Holywells Park – adventure, wildlife and history in the heart of Ipswich

Thursday 11th February 2016

When asked about fond memories of childhood, how many of us would recount summer days exploring the countryside with friends or siblings, the thrill of climbing trees, spotting a fox or badger, building a den or cooking over a bonfire?

Suffolk Wildlife Trust believes that this emersion in the natural world should be part of everyone’s life, large or small, being proven to benefit health and well-being.

In Ipswich we are fortunate to have an array of special wild places on our doorstep, with ancient woodlands, rolling heaths, the spectacular Orwell estuary and several outstanding historic parks and gardens.

One of the most beautiful of these parks is Holywells. Its history can be traced back to the 13th Century, when it was part of the Manor of Wyke’s Bishop. The name Holywells refers to the natural springs that emerge in the park, once used to make beer by the Cobbold family, who shipped the spring water up to their brewery in Harwich. The park has passed through many hands, to eventually be given to the people of Ipswich by Lord Woodbridge in 1936.

A mosaic of important habitats can be found in the park; mixed woodland is a major feature, with ash, poplar, beech, goat willow and sweet chestnut trees all present. The park also supports protected bat species pipistrelle and barbastelle. Ipswich Borough Council’s management of the park recognises the importance of fallen and standing dead wood for wildlife, which benefits several important species, including the magnificent stag beetle, five banded weevil-wasp, bee wolf and golden hoverfly.

In 2015, thanks to a grant from the Heritage Lottery Fund, Suffolk Wildlife Trust began to expand its hands-on approach to environmental education by taking it out of nature reserves and into the iconic parks of Ipswich. At Holywells Park we have been working with the park rangers to encourage young people with a love for nature, to build on their ID and practical conservation skills by learning from and working alongside local wildlife experts.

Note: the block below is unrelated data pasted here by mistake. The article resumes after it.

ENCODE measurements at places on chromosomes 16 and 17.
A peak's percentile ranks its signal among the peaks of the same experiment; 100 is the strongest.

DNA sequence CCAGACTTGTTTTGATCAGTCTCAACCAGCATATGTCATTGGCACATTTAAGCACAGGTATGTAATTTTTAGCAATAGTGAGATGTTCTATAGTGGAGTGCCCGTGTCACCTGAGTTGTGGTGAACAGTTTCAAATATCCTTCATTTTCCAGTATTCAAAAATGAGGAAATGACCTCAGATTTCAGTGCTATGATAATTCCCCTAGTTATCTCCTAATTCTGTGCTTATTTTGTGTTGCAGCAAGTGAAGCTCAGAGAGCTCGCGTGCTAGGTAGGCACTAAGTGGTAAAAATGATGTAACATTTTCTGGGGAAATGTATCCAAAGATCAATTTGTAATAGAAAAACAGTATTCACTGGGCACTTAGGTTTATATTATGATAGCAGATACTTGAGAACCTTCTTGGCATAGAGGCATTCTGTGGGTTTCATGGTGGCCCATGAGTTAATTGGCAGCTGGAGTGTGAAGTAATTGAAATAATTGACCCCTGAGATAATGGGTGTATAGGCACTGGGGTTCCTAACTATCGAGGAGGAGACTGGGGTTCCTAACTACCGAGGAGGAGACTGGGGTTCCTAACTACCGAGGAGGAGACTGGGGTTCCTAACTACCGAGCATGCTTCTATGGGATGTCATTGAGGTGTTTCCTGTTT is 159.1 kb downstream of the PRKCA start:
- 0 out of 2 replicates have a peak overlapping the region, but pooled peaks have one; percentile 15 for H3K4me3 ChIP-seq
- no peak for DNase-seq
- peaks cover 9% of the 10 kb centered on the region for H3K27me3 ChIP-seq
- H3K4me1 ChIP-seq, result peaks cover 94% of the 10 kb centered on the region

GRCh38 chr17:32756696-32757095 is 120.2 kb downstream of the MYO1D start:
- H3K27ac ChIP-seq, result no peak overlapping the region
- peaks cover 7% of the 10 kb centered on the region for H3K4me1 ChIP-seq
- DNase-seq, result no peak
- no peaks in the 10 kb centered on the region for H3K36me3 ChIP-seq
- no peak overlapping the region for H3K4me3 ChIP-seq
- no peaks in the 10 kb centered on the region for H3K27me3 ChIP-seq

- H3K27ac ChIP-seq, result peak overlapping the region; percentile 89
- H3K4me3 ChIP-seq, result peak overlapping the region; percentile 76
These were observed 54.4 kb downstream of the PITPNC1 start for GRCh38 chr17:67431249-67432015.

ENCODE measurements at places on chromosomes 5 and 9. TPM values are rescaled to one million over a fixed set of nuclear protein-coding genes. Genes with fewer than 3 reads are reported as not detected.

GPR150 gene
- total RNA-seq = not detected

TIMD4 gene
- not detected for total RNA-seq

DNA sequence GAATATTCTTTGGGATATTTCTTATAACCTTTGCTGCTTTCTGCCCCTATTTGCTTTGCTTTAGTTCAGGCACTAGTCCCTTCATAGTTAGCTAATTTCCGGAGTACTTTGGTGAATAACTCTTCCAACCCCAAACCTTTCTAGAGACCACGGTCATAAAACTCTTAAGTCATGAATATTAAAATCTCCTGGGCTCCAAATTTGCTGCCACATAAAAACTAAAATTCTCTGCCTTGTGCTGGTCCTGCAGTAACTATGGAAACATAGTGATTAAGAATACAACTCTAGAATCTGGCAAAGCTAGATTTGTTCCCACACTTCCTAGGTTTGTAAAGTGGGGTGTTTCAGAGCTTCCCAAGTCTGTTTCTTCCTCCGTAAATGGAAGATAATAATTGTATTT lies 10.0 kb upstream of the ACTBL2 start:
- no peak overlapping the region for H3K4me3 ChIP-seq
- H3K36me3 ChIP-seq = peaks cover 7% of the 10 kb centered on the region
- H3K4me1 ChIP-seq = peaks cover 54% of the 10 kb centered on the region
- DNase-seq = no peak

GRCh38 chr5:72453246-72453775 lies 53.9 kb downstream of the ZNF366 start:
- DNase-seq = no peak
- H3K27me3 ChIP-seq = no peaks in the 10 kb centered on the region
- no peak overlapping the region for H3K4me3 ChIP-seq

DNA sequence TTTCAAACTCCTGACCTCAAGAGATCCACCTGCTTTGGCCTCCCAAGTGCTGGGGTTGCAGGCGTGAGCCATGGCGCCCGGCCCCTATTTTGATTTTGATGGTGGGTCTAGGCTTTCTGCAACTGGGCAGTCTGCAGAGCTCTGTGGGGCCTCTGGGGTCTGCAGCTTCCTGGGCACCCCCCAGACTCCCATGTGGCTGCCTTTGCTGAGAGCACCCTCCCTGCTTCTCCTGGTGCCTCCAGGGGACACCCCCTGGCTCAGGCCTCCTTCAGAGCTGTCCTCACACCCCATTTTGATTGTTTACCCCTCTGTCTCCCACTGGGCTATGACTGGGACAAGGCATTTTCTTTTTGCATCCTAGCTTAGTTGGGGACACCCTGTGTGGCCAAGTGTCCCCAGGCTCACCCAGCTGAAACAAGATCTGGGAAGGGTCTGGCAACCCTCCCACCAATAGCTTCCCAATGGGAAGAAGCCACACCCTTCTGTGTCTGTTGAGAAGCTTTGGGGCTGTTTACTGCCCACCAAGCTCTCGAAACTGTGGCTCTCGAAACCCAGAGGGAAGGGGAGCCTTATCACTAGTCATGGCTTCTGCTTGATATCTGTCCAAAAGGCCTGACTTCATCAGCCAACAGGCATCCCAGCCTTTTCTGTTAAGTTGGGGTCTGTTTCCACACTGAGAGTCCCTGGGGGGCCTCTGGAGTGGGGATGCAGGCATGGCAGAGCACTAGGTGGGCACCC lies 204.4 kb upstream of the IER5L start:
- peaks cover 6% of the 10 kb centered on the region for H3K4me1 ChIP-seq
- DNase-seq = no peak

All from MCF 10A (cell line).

We also ran a number of community wildlife events - and have many more planned for the year ahead (more details below). It proved to be a fantastic summer for wildlife at Holywells - one of the highlights was undoubtedly the first red kite record for the park, spotted at a community BioBlitz event.

This hands-on approach to inspire young people about the wonders of the natural world on their doorstep is exciting because it sees us working alongside Ipswich Park Rangers and other wildlife groups such as Greenways, Suffolk Biological Records Centre and Ipswich Museum. These partnerships are crucial as they provide a range of opportunities for young people, particularly those who have an inherent interest in the natural world (our next generation of David Attenboroughs!) What an honour it is to indulge their passion and watch their knowledge grow.

At Holywells, this range of opportunities is growing all the time, in addition to community and family events we run regular ‘Young Wardens’ work parties, wildlife courses for teenagers and activities for local schools with themes including hibernation and pond life. Suzanne Kingsnorth, a teacher from nearby Murrayfield Primary School recounts:

“The children loved everything today, including the sunny weather at last. They all went home clutching their findings from the owl pellets. We couldn’t persuade them to leave them at school at all…they all wanted to show their parents and talk about the activity with them.”
 

2016 promises to be another wild year at Holywells Park - we look forward to seeing you there!

• Free wildlife sessions for schools are available as part of the Heritage Lottery funded initiative, please contact Suffolk Wildlife Trust’s Ipswich Education Officer on 01473 890089 for details.

• Visit our website: suffolkwildlifetrust.org/whats-on to book your places on the following half-term events:

Wild Bushcraft skills at Holywells Park
Monday 15 February, 10.30am – 12.30pm
Age 10-16, £2.50

Family Bird Box Building at Holywells Park
Tuesday 16 February, 10.30am-12.30pm
Age 3+, £5/nest box

Bonkers about Bones at Kiln Meadow
Identify skulls and bones and hunt for signs of animals
Wednesday 17 February, 10.30am-12.30pm
Age 8-14, free

Family bird-box building at Chantry Park
Thurday 18 February, 10.30am-12.30pm
Age 3+, £5/nest box

Young Wardens at Holywells Park
Join us for hands-on practical work, followed by hot chocolate and marshmallows
Friday 19 February, 10.30am-12.30pm
Age 10-15, free.
 

Tagged with: Events & Shows, Closer to nature, Education, Ipswich